In an interview with me, Chris Mitchell claimed his personal relations with Windschuttle were remote and that his paper could not have maintained a prolonged debate about Fabrication or indeed any other topic in a social vacuum. Perhaps not. But the Australian had encouraged a debate about a book which had spoken of the kindness of the colonisers responsible for the deaths of almost all the Tasmanian Aborigines in the space of three decades, and which had characterised the victims as common criminals and as the agents of their own demise. Fabrication represented a kind of malign landmark in the intellectual history of Australia – a moment when the hard-won achievement of the generation of historians who built on the achievement of W.E.H. Stanner, C.D. Rowley and Henry Reynolds in opening eyes to the tragedy of the Aboriginal dispossession was called into question. Because of the decision taken by the Australian to host the Windschuttle debate, the character of the nation was subtly but significantly changed. 

It would be quite wrong to claim that the making of Keith Windschuttle was the only or even the primary contribution made by the Australian to the indigenous debate under Chris Mitchell. Under his editorship the Australian was responsible for two positive achievements. In particular through the reports of Tony Koch, Nicolas Rothwell and Paul Toohey, in their very different styles, the Australian has played a vital role in alerting the general public to the breakdown of conditions of life in the remote Aboriginal communities not only in the Northern Territory but across the country. In interview, Paul Kelly thought this was perhaps Mitchell’s greatest contribution as editor-in-chief. Very many people would agree with him. The paper has also provided one of the most intellectually courageous Aboriginal leaders of contemporary times, Noel Pearson, with a permanent forum for the expression of his views. 

Yet even here there have been great problems with the Australian’s coverage of indigenous affairs. By allowing Noel Pearson or those who agreed with him to become the sole interpreters of the breakdown within the remote indigenous communities, the paper adopted a position of what could be called univocalism. In the opinion pages there has been a near-complete absence of contrasting indigenous voices. Pearson is not the only indigenous intellectual. His views need to be tested and challenged. But there is more to it than this. Everyone involved with the indigenous community knows that opposition to Noel Pearson is very widespread. In a newspaper that has placed such an emphasis on indigenous affairs, the neglect of such voices itself represents a kind of distortion. As I will explain later in this essay, it seems likely that there are more indigenous people living under the federal Intervention in the Northern Territory that are opposed to it than are supportive. We might understand this better if oppositional indigenous voices, like those of Pat and Mick Dodson or Larissa Behrendt, had been balanced against those of Pearson and his close ally, Marcia Langton. The Australian’s univocalism has seriously misled its readers about the balance of indigenous sentiment in the Northern Territory and elsewhere. 

In addition, and even more obviously, the value of the attention the Australian paid to indigenous affairs was sullied by the role it played in the making of Keith Windschuttle. The widespread embrace by conservative Australians of Windschuttle’s argument that the Tasmanian Aborigines were destroyed because they were an impossibly primitive people with a dysfunctional way of life helped to revive an even older tradition of Australian thought and sensibility: the straightforward denigration of Aboriginal culture. Without the support of the Australian the influence of Windschuttle would probably have been restricted to the ageing conservatives of the Quadrant circle. And without the influence of the Windschuttle debate on national sensibility, the following passage from another contributor to the Australian, Gary Johns of the Bennelong Society, would have almost certainly caused outrage of the kind that greeted Henry Bosch when in 1993 he spoke, far less chillingly, of Aborigines as a Stone Age people.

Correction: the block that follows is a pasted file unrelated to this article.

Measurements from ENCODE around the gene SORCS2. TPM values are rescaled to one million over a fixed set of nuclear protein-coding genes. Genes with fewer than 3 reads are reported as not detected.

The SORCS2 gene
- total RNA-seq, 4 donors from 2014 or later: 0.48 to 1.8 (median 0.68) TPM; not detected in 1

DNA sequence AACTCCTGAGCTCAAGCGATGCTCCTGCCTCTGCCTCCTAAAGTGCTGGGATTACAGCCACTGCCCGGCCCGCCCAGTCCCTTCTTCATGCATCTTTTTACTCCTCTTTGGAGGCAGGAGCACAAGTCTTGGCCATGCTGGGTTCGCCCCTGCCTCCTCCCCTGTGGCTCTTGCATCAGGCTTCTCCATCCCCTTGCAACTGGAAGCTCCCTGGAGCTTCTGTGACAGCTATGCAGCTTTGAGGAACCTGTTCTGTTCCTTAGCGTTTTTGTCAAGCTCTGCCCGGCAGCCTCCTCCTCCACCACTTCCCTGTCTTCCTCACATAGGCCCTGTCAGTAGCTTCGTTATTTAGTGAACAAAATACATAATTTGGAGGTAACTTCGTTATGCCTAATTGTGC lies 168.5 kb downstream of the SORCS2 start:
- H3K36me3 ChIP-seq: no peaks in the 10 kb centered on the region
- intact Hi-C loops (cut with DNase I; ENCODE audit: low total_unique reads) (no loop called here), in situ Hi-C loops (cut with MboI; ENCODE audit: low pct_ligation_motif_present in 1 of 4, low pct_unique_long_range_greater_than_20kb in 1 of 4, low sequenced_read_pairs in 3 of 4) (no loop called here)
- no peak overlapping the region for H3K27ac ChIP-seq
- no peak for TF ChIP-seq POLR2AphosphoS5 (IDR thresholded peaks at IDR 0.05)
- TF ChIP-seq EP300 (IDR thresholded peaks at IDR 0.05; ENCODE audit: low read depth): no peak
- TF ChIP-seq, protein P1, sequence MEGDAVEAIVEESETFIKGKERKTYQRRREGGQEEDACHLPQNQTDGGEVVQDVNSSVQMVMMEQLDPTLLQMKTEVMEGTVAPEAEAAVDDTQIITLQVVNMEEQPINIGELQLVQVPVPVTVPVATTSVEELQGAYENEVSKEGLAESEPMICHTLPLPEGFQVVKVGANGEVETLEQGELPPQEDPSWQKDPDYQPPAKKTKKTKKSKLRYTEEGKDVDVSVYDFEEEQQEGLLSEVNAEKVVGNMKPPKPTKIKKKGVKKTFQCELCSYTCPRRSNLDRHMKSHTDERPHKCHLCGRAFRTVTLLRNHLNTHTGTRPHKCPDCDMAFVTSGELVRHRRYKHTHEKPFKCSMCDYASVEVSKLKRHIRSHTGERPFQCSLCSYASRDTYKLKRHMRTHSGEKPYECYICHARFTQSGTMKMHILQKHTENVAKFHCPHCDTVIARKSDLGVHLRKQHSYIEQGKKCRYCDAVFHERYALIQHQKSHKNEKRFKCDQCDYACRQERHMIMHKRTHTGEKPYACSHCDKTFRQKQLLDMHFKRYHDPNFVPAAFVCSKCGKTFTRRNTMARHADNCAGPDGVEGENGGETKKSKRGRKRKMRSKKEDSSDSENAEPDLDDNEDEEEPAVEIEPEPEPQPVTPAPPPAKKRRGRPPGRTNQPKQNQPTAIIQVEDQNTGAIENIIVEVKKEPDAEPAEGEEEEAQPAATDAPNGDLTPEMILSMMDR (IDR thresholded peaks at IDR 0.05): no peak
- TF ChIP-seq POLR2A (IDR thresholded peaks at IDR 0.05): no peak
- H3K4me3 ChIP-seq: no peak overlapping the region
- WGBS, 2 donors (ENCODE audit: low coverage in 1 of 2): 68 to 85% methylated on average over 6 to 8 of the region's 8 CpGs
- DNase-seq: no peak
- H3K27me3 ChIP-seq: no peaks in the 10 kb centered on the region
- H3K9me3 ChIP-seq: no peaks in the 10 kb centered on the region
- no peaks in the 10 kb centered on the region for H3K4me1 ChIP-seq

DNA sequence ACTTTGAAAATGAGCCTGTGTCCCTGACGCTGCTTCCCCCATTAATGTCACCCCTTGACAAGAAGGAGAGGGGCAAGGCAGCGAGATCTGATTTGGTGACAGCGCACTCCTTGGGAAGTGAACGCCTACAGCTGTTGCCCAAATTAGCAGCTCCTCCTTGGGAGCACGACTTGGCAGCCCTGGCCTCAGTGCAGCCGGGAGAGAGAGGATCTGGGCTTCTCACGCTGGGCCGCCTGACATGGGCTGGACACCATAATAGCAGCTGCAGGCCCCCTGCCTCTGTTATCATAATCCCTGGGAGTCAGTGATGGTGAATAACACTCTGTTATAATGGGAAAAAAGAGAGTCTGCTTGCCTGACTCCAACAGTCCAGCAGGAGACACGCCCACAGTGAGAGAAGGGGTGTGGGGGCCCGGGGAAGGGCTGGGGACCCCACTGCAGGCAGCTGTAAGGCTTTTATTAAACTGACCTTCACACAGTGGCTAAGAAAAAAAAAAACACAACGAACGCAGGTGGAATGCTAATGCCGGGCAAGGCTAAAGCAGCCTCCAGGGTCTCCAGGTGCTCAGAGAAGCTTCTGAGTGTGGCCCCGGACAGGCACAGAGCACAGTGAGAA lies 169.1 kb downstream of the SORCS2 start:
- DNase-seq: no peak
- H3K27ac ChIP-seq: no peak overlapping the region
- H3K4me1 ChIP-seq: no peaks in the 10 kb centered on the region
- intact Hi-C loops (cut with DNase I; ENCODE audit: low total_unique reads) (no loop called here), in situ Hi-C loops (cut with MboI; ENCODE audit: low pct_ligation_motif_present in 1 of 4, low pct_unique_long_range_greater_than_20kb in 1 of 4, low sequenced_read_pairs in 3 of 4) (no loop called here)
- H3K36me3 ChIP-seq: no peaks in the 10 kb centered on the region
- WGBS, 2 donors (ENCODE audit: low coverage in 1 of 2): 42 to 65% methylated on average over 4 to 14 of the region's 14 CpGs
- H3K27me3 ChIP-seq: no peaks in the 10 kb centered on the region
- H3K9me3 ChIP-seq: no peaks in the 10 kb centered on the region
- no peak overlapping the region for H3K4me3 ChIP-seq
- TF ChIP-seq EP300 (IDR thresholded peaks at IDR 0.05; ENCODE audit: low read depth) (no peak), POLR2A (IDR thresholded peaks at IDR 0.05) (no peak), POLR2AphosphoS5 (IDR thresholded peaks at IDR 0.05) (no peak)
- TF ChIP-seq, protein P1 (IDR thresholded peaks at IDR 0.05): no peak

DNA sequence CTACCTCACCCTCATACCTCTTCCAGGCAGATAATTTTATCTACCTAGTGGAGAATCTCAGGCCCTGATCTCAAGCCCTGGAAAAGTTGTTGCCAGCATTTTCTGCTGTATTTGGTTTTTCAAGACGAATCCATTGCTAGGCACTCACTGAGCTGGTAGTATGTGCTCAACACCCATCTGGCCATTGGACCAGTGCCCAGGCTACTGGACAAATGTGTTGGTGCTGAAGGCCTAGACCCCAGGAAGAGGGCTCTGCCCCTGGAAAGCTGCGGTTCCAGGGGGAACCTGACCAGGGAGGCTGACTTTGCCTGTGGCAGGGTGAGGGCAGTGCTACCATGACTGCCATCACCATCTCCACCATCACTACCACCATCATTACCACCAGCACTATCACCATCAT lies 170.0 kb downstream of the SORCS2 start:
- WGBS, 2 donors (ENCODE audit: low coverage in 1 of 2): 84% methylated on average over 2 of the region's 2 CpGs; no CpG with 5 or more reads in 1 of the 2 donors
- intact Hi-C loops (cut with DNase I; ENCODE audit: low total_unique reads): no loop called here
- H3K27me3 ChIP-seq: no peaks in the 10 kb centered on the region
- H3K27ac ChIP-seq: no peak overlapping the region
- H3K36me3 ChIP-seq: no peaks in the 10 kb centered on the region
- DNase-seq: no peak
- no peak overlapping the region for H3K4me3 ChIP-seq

Aborigines have had a hard time of it, or so the story goes … [S]ome Aborigines have wanted both the whiteman’s gifts and that which is inconsistent with living in the whiteman’s world … These are Aborigines and their white advisers who want to preserve Aboriginal culture. They deny that aspects of Aboriginal culture are totally inconsistent with basic human decency in its resort to violence and in its appalling treatment of women … The false hope of the “other” world where the noble savage roamed is dead and buried, and for good reason.

In the Australian in 2006, Noel Pearson warned about the influence of Keith Windschuttle and Gary Johns:

I am very concerned about the damage conservative Australians are doing to the prospects of reconciliation through their uncritical endorsement of people like Keith Windschuttle and [Gary] Johns. The influence of Windschuttle and Johns has been such as to diminish public empathy with Aboriginal Australians … Windschuttle’s thesis about the absence of a notion of land ownership in Aboriginal Australia, and John’s notion that our culture is unable to change and must therefore be left to die, are threatening the prospects of successful cooperation between Aboriginal Australians and conservatives.

Noel Pearson understands the dire implication for the very survival of his people if the Keith Windschuttle/Gary Johns viewpoint gains hold in Australia, as it now threatens to do, especially among conservatives. The same cannot be said for Chris Mitchell, the man who to his credit gave Pearson his national voice but was also crucial in the making of Keith Windschuttle, the writer and editor most responsible for the return of old racial attitudes which the nation, since the time of Stanner and Rowley, had struggled to transcend.


This is an extract from Robert Manne's Quarterly Essay, Bad News: Murdoch's Australian and the shaping of the nation. To read the full essay, subscribe or buy the book.


Robert Manne is emeritus professor of politics at La Trobe University. His recent books include On Borrowed TimeMaking Trouble: Essays Against the New Complacency, and The Words that Made Australia (as co-editor). He has written three Quarterly Essays and is a regular contributor to the Monthly and the Guardian.